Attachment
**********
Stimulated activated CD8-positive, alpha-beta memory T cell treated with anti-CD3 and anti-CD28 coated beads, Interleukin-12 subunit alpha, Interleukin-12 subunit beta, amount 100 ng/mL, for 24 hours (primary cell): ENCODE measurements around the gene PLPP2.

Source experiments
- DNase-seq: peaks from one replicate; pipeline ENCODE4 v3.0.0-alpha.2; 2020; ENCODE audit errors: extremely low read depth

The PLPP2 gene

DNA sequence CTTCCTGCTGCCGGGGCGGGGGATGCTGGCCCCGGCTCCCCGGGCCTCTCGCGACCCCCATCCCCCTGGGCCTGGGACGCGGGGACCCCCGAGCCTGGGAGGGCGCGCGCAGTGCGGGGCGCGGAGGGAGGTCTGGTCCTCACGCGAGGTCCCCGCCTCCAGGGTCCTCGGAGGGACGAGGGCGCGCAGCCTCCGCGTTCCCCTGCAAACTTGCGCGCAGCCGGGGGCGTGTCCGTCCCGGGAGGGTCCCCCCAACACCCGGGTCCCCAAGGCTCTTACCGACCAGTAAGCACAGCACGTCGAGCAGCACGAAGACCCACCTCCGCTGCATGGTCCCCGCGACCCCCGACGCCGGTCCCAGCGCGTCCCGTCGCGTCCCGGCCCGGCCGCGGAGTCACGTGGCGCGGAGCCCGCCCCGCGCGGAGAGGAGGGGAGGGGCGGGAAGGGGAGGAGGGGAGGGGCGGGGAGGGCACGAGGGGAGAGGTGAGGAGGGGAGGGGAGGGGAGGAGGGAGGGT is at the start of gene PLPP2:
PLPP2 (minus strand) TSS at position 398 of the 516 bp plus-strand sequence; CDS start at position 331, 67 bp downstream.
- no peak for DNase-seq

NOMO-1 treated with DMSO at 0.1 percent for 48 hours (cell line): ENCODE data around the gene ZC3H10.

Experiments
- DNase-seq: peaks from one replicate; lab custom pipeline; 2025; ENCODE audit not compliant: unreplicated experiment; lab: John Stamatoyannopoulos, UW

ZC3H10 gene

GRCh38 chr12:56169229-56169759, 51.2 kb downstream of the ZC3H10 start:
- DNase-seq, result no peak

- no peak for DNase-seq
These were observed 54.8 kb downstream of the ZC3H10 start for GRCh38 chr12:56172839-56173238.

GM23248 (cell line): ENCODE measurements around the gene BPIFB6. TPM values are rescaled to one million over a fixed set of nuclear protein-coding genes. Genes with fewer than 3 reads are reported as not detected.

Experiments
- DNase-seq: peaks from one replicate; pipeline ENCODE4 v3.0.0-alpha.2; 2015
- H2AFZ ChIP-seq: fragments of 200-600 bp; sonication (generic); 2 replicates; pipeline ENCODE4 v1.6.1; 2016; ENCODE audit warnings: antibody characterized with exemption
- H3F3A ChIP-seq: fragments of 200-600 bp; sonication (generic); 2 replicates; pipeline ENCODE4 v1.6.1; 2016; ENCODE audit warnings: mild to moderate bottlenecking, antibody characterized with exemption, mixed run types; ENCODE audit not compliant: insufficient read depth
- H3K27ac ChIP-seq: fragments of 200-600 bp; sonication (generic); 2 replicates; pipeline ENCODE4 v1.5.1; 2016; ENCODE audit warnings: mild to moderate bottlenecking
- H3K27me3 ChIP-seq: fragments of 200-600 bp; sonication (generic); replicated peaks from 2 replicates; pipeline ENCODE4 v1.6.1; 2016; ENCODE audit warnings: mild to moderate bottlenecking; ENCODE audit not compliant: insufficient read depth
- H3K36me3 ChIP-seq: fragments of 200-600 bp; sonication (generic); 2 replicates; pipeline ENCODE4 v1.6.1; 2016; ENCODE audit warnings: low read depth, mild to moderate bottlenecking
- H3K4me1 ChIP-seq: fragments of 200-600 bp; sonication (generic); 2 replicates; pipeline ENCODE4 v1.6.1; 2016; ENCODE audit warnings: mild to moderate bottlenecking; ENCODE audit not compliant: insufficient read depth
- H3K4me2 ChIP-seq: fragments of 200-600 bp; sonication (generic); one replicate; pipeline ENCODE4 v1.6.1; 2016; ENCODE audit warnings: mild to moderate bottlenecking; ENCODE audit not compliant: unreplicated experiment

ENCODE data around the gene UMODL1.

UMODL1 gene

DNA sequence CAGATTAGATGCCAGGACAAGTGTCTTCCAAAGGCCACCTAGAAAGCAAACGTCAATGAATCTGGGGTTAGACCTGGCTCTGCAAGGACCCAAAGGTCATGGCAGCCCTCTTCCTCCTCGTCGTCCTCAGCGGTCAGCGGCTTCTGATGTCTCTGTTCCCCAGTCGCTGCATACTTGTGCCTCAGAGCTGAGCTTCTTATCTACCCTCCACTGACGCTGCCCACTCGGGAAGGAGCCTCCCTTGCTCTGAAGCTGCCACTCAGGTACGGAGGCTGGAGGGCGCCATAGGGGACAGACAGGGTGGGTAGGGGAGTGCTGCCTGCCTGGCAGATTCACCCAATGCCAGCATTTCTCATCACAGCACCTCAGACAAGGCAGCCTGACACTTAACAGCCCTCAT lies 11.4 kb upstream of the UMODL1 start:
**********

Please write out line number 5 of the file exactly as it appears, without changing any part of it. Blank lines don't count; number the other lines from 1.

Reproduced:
DNA sequence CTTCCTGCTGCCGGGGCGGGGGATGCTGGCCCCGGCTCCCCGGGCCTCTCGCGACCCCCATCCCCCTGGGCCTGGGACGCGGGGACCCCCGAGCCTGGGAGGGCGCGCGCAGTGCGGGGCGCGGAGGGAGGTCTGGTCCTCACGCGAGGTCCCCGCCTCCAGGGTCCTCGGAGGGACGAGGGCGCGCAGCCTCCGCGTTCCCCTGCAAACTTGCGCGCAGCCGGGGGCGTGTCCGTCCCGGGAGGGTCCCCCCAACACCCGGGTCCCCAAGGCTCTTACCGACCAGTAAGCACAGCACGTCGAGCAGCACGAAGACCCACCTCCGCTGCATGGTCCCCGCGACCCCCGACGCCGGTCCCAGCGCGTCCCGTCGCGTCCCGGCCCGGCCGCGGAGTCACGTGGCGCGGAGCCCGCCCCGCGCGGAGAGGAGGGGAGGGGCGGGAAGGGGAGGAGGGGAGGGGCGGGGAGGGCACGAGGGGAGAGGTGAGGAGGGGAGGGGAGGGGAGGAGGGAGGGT is at the start of gene PLPP2: